The importance and the complexity of these issues make it both necessary and desirable that Members of the Oireachtas should consider them in greater detail than has been possible hitherto in debate in the Dáil and Seanad. For this reason the Government have decided to establish a Joint Committee of the Oireachtas to provide a forum for the comprehensive analysis and discussion of these matters.

The proposed terms of reference of the joint committee are set out in the motion before the House. The joint committee will cover all aspects of Ireland's relations with developing countries in the field of development co-operation including the Government's Official Development Assistance Programme. I would like to assure the House that both I and my Department will be anxious to give the joint committee every possible assistance in its work. I would propose to brief the joint committee personally from time to time and supplementary briefing material will be supplied by my Department as required.

I believe that this joint committee will make a very positive contribution to the formulation of Government policy in this field. There already exists the Advisory Council on Development Co-operation whose function is to advise the Government on all aspects of development co-operation. I would see the joint committee as complementing and reinforcing the work of the council by involving in this process the Members of the Oireachtas who are, after all, most directly concerned with the economic and social issues which are at stake here.

There is, however, another way in which I believe this joint committee can be of benefit and that is in the area of development education. I have already said that there is very extensive involvement in our bilateral aid programme on the part of many organisations and individuals in Ireland. There is also a great deal of public support for developing countries as evidenced by the very large and sustained financial support given to the voluntary organisations in this field. Despite this, however, a recent survey conducted by the Advisory Council on Development Co-operation revealed a widespread lack of awareness among Irish people both of the problems of developing countries and of the Government's response to these problems.

Clearly, therefore, there is an urgent need in Ireland for development education, the objectives of which are to increase public awareness of and interest in developing problems and to disseminate information on the Government's Official Development Assistance Programme. It is, I believe, of vital importance that public consciousness of development problems should be increased. As I have said already, many of these problems will have very direct repercussions here in Ireland in the future and we need to begin the process of educating people on the nature and extent of the problems involved and the ways in which we can help to solve them. We also need to inform the public of what is already being done by the Government on their behalf through the official development assistance programme. In this way, the necessary support and encouragement for its expansion will be generated.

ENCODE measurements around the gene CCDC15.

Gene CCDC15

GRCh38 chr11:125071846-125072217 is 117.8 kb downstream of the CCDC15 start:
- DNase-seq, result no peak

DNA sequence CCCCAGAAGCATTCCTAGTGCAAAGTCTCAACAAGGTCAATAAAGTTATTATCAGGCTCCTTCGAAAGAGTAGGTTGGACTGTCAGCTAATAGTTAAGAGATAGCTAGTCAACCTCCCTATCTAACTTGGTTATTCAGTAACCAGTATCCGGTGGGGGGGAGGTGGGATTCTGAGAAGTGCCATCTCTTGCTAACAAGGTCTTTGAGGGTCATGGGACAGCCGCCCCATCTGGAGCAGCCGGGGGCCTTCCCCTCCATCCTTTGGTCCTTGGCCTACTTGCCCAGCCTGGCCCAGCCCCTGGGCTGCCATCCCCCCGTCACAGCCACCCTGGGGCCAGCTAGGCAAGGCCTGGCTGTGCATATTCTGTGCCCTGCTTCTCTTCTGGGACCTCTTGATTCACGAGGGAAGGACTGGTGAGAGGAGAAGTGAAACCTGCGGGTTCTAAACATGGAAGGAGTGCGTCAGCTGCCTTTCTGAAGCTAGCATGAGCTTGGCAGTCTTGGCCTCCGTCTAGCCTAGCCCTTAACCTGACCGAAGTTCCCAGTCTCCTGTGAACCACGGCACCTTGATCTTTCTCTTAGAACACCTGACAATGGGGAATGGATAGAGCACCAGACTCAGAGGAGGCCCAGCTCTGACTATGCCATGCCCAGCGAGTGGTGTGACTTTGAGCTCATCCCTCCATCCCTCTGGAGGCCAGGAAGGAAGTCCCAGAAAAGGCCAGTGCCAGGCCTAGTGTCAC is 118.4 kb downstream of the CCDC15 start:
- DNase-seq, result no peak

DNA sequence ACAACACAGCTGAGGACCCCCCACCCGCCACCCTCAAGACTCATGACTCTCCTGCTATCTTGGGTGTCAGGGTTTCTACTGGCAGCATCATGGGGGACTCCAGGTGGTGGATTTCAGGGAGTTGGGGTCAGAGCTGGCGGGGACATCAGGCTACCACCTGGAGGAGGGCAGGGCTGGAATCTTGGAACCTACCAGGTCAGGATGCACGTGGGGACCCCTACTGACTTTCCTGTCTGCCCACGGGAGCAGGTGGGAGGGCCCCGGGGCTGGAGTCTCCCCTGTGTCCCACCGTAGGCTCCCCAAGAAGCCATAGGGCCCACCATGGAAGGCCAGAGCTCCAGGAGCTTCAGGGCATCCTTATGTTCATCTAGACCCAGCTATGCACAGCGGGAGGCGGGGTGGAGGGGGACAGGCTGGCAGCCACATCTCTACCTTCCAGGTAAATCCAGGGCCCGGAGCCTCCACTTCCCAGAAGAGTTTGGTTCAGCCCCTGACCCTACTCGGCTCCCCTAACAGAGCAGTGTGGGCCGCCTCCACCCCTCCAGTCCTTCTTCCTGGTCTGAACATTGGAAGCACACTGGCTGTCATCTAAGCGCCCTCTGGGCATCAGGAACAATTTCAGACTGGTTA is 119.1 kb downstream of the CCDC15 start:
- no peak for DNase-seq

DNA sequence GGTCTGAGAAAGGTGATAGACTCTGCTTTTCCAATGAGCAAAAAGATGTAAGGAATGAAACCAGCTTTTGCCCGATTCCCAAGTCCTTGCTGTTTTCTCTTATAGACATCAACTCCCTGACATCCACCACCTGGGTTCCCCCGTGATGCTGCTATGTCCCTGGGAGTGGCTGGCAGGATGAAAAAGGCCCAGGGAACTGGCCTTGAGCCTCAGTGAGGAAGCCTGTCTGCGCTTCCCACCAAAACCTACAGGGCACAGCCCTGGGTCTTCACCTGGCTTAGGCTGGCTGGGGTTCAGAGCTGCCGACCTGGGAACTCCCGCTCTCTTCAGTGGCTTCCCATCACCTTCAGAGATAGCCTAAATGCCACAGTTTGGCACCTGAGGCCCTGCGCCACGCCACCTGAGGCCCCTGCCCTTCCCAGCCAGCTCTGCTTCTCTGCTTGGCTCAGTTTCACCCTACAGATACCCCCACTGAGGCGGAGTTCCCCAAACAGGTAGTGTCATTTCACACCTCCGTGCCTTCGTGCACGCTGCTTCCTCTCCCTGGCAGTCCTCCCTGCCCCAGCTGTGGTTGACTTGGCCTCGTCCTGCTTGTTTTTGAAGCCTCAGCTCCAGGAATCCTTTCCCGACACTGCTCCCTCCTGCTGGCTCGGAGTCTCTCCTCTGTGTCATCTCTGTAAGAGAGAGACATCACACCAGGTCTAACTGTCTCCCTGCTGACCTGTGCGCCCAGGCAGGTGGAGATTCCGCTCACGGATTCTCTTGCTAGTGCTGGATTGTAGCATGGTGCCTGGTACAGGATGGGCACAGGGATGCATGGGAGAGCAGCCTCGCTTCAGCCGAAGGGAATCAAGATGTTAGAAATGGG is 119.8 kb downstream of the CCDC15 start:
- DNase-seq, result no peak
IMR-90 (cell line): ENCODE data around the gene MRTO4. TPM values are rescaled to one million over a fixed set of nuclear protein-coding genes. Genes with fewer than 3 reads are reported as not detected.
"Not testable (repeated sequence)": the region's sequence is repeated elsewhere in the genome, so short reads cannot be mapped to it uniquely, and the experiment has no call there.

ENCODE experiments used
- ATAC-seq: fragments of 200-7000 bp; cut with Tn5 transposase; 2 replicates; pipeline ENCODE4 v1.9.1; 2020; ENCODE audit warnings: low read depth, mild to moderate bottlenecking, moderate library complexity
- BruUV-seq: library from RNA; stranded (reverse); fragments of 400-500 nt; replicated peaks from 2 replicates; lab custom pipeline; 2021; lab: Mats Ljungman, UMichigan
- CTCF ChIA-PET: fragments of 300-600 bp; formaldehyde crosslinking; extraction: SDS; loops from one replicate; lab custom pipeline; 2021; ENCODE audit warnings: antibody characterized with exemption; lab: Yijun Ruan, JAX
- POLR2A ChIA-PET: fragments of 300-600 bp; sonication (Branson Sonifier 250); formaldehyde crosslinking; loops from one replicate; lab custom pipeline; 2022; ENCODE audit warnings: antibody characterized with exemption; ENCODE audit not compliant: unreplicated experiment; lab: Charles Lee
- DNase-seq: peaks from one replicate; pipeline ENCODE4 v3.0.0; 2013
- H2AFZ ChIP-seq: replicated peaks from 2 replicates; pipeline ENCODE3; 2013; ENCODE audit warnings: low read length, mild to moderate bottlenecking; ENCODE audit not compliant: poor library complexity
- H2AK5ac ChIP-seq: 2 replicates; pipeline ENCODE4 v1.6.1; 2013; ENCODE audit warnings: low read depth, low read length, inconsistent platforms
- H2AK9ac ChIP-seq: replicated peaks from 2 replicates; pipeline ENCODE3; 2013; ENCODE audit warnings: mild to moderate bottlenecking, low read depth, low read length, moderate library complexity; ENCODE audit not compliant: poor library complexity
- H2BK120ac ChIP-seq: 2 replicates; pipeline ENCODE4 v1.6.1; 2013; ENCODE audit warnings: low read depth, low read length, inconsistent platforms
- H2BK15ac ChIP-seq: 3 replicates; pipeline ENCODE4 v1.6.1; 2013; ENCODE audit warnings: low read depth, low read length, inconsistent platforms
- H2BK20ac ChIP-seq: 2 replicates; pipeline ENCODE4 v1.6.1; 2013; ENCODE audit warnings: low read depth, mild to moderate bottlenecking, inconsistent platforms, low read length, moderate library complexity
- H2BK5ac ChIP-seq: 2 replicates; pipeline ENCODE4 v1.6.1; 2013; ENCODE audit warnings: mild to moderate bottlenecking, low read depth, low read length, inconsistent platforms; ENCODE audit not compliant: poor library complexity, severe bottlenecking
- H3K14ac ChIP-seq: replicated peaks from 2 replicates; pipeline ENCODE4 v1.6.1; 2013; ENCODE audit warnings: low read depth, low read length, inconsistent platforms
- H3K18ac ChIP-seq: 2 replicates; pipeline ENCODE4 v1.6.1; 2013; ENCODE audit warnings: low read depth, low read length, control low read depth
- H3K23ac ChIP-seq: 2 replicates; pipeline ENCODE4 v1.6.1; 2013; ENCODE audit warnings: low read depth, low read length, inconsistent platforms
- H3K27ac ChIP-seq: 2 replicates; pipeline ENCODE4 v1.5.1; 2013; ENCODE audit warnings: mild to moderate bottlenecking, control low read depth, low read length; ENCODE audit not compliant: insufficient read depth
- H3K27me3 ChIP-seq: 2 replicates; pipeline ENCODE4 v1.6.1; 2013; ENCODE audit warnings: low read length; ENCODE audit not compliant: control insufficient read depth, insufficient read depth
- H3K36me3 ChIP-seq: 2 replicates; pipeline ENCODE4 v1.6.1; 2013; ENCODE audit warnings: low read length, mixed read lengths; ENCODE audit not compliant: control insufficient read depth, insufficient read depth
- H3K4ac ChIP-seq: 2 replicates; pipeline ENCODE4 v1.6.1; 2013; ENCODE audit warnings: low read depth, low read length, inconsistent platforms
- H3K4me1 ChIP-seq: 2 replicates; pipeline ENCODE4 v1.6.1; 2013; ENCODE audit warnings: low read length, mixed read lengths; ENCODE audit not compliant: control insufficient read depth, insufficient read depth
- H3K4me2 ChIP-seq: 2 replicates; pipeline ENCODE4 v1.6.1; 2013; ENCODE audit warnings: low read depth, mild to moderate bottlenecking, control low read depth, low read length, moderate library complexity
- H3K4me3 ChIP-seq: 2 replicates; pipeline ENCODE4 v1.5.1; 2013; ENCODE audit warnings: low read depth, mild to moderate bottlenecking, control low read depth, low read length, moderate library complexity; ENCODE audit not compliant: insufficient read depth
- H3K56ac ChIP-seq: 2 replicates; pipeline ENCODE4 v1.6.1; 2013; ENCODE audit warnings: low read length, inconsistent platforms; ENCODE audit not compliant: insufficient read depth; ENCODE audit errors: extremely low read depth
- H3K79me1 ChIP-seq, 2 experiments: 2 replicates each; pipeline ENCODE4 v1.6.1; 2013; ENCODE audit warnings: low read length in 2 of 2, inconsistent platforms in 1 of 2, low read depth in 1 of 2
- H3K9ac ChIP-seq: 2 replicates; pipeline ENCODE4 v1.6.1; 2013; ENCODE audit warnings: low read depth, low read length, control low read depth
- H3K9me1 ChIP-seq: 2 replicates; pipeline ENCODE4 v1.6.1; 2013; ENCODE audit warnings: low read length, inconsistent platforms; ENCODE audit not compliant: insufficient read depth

The involvement of Members of the Oireachtas in the development education process is of fundamental importance since their attitudes and opinions have considerable influence on public opinion. If Members of the Oireachtas take a sepcial interest in the problems of developing countries, their lead will be followed by others, which will result in a greater level of awareness of these issues among the public.

I believe that the joint committee, by focusing attention on this area, will have a very considerable impact on the formation of public opinion and, in this way, will greatly increase Ireland's contribution to development co-operation.

In establishing this joint committee, the Government are seeking to build on the foundation of Ireland's co-operation with developing countries which has been laid by generations of missionaries and lay workers and by successive governments, particularly since 1973. Ireland's reputation as a friend of developing countries is very high. Our history has much in common with many of them and the development problems which we ourselves encountered not so long ago are similar to the ones which they are facing at present. The goodwill that these countries have for us imposes an even greater responsibility on us to contribute to their development from our own resources and to use our good offices and influence to encourage the adoption of global policies that will lead to a more equitable sharing of resources. I believe that the joint committee will have a vital and integral role to play in this process so that Ireland's contribution to development will fully live up to the expectations that exist both at home and abroad.